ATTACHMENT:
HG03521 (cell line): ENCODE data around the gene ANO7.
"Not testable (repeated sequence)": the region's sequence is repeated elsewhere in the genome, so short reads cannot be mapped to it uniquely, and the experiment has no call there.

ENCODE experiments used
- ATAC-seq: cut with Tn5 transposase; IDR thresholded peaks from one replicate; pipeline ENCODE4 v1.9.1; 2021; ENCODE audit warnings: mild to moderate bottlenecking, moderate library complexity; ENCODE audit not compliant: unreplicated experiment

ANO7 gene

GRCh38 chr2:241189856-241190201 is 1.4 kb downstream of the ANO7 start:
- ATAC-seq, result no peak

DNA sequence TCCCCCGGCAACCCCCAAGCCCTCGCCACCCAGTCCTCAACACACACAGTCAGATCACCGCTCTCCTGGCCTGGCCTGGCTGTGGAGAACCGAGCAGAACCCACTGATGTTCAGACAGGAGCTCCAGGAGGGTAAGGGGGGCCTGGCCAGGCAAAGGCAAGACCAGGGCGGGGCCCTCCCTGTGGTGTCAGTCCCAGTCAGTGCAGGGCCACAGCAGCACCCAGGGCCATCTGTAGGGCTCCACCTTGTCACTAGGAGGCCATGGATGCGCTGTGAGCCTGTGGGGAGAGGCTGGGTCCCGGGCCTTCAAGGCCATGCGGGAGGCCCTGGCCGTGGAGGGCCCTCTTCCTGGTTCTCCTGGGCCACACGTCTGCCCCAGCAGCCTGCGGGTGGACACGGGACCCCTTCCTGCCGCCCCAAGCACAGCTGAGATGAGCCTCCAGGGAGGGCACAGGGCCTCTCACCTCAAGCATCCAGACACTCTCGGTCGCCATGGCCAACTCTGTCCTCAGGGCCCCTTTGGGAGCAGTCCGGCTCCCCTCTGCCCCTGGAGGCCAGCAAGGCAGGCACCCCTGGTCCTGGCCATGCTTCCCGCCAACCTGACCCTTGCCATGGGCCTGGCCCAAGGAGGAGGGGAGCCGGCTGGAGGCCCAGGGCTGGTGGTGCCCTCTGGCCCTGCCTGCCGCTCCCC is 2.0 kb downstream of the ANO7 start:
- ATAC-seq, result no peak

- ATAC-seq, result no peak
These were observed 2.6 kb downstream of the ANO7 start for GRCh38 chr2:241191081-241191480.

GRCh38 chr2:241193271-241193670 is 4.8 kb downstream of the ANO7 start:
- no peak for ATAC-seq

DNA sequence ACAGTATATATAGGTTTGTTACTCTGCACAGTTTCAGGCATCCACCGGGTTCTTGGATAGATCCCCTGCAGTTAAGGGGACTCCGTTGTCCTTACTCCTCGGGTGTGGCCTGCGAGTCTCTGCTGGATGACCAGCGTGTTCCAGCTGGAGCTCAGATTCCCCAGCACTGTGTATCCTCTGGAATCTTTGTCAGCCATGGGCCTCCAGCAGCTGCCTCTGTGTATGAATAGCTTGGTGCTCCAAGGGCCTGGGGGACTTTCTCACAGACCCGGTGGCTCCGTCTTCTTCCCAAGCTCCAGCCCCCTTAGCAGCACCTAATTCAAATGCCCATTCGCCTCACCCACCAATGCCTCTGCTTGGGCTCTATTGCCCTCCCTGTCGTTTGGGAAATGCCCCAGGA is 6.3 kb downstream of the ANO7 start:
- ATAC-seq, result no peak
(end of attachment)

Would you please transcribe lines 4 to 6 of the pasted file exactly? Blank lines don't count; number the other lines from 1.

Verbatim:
- ATAC-seq: cut with Tn5 transposase; IDR thresholded peaks from one replicate; pipeline ENCODE4 v1.9.1; 2021; ENCODE audit warnings: mild to moderate bottlenecking, moderate library complexity; ENCODE audit not compliant: unreplicated experiment

ANO7 gene

GRCh38 chr2:241189856-241190201 is 1.4 kb downstream of the ANO7 start: